“We have to fight unitedly against communal forces,” Bukhari said in New Delhi last Friday, alluding to the Hindu nationalist Bharatiya Janata Party (BJP) and its controversial leader and candidate for Prime Minister, Narendra Modi.
During election time, many of India’s ethnic, linguistic and religious groups that are otherwise marginalised, are courted by political parties that identify them as potential voting blocs and pools of support. As unified constituencies, the ‘Dalit vote’, the ‘Muslim vote’ and the ‘backward (referring to castes and adivasi tribes that the Indian constitution recognizes as underprivileged) vote’ become crucial to determining a candidate’s success.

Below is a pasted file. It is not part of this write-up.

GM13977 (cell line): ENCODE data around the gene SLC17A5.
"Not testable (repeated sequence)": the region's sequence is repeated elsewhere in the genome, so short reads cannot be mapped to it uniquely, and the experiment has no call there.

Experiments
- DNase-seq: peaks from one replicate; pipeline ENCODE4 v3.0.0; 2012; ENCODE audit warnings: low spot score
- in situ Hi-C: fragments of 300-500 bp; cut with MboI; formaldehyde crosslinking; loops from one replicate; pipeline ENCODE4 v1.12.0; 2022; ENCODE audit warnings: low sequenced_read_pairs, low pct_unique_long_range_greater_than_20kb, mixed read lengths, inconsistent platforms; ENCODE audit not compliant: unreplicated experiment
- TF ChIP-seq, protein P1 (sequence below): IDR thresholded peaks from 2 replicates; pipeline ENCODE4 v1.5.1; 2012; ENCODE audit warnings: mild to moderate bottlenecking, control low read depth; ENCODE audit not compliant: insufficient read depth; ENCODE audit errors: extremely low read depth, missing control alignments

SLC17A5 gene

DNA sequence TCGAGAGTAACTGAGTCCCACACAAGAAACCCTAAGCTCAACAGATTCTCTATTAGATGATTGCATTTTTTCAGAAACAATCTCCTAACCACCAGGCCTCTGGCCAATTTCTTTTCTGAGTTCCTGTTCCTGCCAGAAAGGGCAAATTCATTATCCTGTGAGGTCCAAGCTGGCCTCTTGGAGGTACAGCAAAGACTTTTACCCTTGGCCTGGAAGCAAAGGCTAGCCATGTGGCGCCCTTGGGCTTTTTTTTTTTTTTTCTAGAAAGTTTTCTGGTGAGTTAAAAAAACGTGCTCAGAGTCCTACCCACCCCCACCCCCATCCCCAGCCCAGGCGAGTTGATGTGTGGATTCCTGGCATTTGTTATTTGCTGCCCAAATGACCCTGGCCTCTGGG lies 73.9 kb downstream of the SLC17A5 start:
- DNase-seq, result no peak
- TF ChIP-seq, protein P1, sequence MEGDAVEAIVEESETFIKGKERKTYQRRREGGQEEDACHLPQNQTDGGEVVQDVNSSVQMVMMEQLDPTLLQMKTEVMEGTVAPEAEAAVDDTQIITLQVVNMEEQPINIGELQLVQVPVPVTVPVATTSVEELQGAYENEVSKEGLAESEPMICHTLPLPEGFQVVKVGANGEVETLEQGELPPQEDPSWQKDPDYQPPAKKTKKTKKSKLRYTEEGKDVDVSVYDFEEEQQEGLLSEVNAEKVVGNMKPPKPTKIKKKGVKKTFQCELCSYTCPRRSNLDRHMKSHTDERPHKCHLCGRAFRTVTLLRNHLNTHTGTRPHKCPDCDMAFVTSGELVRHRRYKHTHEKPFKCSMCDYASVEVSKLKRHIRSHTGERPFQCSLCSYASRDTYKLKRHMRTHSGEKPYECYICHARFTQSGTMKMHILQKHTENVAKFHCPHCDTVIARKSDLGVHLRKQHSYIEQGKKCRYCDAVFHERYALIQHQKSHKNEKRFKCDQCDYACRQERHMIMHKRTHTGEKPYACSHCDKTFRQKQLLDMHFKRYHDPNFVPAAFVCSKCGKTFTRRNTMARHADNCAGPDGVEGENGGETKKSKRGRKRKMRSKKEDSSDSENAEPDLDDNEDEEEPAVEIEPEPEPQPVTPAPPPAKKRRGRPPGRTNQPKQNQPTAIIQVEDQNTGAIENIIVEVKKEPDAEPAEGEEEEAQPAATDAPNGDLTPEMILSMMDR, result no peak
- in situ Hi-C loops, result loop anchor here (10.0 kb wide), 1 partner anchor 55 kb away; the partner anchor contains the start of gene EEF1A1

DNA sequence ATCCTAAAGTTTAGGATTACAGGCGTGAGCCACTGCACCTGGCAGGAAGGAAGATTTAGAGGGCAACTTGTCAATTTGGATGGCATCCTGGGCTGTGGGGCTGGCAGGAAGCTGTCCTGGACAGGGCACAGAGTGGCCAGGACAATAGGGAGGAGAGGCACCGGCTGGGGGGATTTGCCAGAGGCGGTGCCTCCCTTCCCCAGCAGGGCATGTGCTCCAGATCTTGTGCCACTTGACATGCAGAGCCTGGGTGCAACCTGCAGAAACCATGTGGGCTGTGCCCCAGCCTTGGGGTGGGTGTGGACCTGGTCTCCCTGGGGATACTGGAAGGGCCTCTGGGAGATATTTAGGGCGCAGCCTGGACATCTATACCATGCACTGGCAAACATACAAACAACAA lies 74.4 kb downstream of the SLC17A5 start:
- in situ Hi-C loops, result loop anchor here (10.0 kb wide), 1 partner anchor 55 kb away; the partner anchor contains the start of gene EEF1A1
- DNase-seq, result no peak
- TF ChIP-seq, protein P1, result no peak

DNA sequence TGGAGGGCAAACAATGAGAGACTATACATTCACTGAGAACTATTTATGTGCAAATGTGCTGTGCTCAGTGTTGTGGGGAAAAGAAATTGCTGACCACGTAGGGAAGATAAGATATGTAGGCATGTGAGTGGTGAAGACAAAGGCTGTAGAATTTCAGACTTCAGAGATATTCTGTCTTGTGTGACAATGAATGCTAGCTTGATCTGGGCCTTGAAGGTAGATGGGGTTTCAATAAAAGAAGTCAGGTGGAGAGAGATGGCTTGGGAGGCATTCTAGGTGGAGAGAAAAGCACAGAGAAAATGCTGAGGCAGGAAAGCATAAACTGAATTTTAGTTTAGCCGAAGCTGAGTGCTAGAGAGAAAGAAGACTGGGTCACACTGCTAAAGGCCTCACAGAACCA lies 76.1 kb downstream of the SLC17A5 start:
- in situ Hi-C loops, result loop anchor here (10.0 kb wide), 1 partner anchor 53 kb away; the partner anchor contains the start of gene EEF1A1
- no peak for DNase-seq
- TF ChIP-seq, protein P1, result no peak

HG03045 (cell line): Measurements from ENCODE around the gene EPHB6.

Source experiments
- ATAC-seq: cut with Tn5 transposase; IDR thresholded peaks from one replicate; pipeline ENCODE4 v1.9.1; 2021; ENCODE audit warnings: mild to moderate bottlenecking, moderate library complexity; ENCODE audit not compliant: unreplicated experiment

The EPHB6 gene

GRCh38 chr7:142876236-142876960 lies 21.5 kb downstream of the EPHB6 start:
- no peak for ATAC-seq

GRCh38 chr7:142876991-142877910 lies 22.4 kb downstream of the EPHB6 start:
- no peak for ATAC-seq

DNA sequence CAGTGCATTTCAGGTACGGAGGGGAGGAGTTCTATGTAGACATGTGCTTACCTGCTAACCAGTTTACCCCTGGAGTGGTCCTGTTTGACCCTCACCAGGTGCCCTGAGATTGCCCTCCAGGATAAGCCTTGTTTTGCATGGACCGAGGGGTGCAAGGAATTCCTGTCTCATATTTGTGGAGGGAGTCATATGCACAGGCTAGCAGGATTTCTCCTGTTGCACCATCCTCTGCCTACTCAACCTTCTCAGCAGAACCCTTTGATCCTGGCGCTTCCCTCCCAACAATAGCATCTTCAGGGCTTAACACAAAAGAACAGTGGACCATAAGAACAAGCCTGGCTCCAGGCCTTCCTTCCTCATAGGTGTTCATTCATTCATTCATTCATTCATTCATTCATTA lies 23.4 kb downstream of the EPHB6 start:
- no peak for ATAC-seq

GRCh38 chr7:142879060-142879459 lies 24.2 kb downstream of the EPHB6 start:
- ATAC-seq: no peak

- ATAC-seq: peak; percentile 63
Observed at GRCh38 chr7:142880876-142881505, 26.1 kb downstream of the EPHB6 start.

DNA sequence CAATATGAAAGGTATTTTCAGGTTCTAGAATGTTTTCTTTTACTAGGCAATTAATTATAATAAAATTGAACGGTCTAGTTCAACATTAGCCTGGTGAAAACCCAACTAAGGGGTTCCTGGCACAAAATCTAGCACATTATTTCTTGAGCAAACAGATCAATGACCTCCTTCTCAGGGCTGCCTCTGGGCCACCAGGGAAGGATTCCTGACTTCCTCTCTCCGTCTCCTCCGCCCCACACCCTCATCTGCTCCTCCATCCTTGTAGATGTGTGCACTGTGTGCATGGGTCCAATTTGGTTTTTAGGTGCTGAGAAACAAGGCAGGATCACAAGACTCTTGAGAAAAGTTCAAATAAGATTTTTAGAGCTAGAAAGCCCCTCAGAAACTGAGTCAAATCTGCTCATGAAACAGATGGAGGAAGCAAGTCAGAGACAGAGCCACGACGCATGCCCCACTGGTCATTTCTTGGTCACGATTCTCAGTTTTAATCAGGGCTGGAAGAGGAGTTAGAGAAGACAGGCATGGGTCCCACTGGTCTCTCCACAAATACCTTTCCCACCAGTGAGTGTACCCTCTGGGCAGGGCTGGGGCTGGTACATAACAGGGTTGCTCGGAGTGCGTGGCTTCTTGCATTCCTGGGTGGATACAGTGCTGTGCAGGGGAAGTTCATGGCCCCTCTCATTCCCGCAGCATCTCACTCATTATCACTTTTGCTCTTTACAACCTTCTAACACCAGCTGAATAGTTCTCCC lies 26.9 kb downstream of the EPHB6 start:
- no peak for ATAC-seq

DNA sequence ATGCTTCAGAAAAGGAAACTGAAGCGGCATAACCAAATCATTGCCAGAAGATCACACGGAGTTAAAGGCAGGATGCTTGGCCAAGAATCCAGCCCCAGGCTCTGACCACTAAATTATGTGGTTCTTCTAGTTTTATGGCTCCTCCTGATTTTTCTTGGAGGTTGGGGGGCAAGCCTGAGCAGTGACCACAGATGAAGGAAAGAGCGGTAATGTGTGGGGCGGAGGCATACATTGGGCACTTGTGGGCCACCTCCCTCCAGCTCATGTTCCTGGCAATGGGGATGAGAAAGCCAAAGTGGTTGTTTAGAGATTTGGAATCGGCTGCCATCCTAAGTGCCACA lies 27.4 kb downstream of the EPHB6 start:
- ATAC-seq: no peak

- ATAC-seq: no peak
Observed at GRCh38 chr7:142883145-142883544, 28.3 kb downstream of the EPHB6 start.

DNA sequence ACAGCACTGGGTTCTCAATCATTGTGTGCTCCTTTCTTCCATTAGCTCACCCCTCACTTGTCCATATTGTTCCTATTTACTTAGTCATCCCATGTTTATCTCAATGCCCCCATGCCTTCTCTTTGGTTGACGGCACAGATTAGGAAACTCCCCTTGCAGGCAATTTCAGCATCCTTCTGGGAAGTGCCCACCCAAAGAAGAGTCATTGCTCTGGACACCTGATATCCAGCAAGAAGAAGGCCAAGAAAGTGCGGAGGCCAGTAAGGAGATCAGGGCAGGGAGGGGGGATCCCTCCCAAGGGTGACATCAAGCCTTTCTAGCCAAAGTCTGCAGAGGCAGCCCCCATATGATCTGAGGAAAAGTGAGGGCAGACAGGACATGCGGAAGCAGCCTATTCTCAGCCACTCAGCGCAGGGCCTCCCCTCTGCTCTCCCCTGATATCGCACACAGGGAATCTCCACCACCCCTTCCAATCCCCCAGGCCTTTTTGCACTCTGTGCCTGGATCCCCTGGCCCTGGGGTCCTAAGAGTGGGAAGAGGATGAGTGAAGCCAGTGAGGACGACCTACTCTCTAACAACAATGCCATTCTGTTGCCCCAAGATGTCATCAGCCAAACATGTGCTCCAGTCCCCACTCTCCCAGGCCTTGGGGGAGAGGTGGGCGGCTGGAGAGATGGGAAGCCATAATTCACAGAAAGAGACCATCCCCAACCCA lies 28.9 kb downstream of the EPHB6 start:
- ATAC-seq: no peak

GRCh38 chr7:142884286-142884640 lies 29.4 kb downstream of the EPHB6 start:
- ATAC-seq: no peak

In that respect, the only reason why there is still a competition between Congress and the BJP is the ‘Muslim’ vote’s ambivalence, if not hostility, towards Modi for his alleged role in the Gujarat riots of 2002 that killed at least 1,000 people, mostly Muslims.
Violence between religious communities in India is not new, and it is recurrent. Isolated incidents of violence happen frequently with varying levels of intensity. Last year, communal violence in Uttar Pradesh left almost 50 people dead, and thousands, mostly Muslims, without a home.